On Monday, June 27, 2016, the day Gov. Jerry Brown and lawmakers announced a deal to overhaul the troubled California Public Utilities Commission.

Capitol Alert
By Jeremy B. White
June 27, 2016 – 11:19 AM

  • Embattled regulator has faced regular criticism
  • Influencers will need to register as lobbyists
  • Companies such as Uber, Lyft no longer in agency’s enforcement purview

A deal between Gov. Jerry Brown and lawmakers announced Monday will bring major changes to the oft-criticized California Public Utilities Commission, including removing the regulator’s enforcement authority over ride-hailing services such as Uber and Lyft.

“These reforms will change how this commission does business,” Brown said in a statement.

As a series of crises have beset the commission, from its response to a massive Southern California gas leak to the ouster of its former leader after revelations of back-channel dealings related to a deadly San Bruno pipeline explosion, legislators have agitated for changes. Assembly Speaker Anthony Rendon, D-Paramount, called the regulator “a mess” in advocating reforms.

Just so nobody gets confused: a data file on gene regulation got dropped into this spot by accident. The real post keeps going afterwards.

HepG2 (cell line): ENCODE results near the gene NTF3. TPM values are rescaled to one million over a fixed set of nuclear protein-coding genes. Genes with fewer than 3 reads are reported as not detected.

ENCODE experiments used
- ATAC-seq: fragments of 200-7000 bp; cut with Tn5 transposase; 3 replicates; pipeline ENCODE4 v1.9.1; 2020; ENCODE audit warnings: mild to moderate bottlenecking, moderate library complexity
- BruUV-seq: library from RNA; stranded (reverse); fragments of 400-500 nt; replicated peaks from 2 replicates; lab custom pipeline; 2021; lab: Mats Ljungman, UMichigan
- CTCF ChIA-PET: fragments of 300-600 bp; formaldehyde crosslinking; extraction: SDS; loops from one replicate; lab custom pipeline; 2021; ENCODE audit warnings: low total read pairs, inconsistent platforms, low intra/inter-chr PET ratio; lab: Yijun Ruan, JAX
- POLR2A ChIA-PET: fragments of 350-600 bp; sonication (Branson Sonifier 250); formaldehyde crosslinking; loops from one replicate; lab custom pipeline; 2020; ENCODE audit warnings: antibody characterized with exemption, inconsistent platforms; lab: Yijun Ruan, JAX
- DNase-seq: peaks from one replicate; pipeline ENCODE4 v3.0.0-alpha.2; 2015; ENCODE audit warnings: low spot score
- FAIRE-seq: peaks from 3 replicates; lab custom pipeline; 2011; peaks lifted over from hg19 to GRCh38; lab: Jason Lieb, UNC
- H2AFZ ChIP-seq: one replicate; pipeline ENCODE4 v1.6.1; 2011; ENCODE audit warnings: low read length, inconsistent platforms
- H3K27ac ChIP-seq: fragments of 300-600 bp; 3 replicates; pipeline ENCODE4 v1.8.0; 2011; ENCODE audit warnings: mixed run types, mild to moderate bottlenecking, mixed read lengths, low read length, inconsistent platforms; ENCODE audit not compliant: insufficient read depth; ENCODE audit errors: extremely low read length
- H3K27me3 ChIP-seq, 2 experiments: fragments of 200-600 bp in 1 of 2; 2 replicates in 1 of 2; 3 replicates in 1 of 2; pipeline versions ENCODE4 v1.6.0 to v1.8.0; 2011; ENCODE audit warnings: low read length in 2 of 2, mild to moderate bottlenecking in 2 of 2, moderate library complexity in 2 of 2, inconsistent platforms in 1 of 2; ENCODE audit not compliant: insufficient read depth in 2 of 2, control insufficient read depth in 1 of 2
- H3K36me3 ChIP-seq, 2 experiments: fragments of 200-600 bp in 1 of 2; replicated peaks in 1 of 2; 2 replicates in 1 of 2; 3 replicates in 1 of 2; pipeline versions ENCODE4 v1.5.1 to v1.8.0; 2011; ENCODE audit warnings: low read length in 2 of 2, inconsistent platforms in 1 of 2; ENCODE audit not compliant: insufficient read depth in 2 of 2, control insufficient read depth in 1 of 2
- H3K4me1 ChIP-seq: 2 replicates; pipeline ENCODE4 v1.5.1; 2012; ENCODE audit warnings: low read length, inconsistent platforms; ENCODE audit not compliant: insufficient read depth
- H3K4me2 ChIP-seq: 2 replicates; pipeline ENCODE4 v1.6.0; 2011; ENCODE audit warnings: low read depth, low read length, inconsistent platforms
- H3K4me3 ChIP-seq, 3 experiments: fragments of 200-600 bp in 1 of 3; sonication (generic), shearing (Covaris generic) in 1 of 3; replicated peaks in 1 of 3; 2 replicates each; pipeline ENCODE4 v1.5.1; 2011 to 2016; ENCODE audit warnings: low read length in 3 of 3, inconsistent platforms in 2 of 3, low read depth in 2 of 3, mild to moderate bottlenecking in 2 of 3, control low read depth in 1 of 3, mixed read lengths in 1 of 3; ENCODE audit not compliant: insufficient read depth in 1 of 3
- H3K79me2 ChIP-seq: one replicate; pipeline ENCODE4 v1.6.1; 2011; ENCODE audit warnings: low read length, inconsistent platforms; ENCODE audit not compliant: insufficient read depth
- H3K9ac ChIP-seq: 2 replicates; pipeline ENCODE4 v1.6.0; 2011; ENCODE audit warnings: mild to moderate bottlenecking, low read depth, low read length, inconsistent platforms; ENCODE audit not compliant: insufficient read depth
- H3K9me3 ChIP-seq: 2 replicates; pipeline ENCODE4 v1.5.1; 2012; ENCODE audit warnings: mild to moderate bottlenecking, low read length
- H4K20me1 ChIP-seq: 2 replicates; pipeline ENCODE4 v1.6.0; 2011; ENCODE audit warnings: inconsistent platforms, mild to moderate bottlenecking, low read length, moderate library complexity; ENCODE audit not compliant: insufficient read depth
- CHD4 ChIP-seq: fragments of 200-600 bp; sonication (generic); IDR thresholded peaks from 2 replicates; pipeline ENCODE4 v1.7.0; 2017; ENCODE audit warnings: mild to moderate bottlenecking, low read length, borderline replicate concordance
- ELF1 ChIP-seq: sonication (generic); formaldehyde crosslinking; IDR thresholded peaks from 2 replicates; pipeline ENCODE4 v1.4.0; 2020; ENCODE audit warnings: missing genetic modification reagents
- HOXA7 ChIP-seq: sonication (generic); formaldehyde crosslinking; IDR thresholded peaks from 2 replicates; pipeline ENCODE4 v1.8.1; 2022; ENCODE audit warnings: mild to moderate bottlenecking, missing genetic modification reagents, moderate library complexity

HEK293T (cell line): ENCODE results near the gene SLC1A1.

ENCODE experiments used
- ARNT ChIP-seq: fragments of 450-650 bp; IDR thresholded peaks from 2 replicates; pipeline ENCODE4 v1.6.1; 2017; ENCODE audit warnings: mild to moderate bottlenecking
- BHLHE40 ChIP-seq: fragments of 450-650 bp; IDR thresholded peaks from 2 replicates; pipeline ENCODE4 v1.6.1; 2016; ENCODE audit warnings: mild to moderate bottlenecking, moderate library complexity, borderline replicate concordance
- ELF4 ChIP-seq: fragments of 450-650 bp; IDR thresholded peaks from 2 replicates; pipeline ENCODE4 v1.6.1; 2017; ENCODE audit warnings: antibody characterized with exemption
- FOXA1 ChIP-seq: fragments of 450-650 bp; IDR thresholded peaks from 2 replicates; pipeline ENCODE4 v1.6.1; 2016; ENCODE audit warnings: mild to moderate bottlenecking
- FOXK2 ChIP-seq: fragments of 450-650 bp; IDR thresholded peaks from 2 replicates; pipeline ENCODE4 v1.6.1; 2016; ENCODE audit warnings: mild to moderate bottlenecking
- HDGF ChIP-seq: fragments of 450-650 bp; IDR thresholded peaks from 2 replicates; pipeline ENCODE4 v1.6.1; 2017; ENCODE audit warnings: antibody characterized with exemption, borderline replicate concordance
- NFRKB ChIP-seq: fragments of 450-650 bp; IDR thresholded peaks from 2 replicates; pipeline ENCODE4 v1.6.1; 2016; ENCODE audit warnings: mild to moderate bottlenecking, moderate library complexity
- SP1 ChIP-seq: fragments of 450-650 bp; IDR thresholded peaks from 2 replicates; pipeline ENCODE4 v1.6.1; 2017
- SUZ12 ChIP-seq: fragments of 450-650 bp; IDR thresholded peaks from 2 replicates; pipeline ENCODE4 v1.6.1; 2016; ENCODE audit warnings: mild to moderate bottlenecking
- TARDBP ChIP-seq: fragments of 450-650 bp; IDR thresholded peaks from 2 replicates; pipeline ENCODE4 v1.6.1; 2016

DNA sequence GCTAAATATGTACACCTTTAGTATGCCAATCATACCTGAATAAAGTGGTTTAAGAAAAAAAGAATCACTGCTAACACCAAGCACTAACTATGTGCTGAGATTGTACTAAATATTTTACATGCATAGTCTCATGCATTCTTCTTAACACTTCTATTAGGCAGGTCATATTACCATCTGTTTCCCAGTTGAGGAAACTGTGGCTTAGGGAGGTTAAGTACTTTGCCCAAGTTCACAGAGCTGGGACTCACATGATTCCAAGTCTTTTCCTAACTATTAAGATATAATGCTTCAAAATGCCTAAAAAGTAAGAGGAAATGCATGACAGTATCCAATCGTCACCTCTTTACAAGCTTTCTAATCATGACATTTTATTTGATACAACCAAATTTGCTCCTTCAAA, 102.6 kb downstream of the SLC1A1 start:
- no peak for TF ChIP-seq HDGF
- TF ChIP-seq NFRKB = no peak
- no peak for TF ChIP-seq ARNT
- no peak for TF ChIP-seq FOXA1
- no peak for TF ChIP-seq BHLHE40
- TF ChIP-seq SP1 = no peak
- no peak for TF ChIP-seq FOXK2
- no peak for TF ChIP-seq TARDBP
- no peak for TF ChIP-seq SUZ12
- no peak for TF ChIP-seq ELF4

Calling the regulator overburdened and ineffective, Assemblyman Mike Gatto, D-Los Angeles, has advanced a constitutional amendment to dissolve the body and let lawmakers reconstitute it. With that measure marching steadily through the Legislature, Brown and lawmakers agreed to a package of changes. In the past, Brown has vetoed bills aimed at reining in the PUC.

“This is a key restructuring of the PUC,” Gatto said in an interview, adding that he would drop his measure. “We are freeing up their time and focus to really pay attention to the important things, which is the safety and fairness of our electrical and gas infrastructure.”

Sen. Jerry Hill, D-San Mateo, whose district encompasses the site of the gasoline explosion and who has been one of the agency’s most dogged critics, said he hoped the compromise would restore public trust in an institution widely perceived as being “in bed with those utilities.”

“The problem is that it was being run by, controlled by and operated in support of the utilities. It was all really one-sided with a lack of real transparency,” Hill said. “We have a lot of work to continue to do, but this is a major reform effort and major step in the direction that will put the public back in the Public Utilities Commission.”

Less enthusiastic was Consumer Watchdog, a vocal critic of the PUC. Jamie Court, the organization’s president, wrote in a news release that the changes were “more cosmetic than substance.” He urged raising the bar for when utilities can charge ratepayers to cover the cost of new projects and said more of the PUC’s decisions should be subject to review by superior courts.

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